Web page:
Naturally you read a lot and google a lot. I found this forum and so many wonderful ideas and posts all over the place. Now, I understand this is VERY unpredictable and I am as prepared as I can be for the moment when he decides he doesn't want to fight anymore, but I have no reason to believe that will be within the next day or even the next week at this point. I think they also rated his KD much worse then it might potentially be. I mean we can never know for sure, but it's a hunch I have at the moment.
His week was:
Sunday Night - awful, multiple vomiting episodes
Monday - lethargic and really unresponsive, had to be carried in and out the the car for the vet. He stayed at the vet with IV fluids overnight. He received dog food in the morning and it stayed down all day.
Tuesday - I brought him home around 3pm. He was lethargic but alert. He was eating and drinking. Early hours of wednesday morning around 1:30am he vomited 3 times, small amounts, which equaled his last feeding. The remaining feedings of the day stayed down.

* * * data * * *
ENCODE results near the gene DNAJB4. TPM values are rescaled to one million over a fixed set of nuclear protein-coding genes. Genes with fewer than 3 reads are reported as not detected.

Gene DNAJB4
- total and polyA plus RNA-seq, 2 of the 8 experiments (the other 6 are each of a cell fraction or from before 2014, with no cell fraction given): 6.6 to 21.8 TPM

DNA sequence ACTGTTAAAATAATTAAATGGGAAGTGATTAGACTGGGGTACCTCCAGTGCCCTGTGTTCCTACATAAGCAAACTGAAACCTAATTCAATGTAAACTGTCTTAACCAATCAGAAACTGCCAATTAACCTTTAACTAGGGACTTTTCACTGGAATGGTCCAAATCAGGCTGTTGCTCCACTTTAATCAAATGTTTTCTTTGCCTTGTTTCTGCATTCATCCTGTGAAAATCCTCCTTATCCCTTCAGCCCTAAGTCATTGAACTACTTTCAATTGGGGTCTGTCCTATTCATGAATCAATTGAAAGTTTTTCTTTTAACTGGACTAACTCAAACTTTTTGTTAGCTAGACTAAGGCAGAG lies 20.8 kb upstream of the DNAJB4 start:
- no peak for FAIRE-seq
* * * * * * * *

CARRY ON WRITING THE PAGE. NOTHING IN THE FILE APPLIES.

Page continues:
Wednesday - he ate all day fine. He was sleepy, but he's always been kind of lazy. He takes seizure meds and they make him sleep more. He was going outside though and he was getting up to move from room to room with my husband and I. He climbed up on the bed and did everything he was doing before minus sleeping more. At around 9pm he threw up a very small amount.
Thursday - so far so good! 16 hours with NO vomiting and 2 feedings of KD food and 2 "treat" feedings.
As of right now, Sparky is actually doing great. His "treat" feedings are actually just baby food. Sweet potatoes are his favorite, but he has eaten the green beans and peas. He's always gotten table scraps and because he shouldn't have so much of that anymore I don't want to take his treats completely away. I don't want to hurt him more but at the same time I don't want to deprive him. He seems to love the baby food treats, which is basically just 1 oversized tablespoon worth.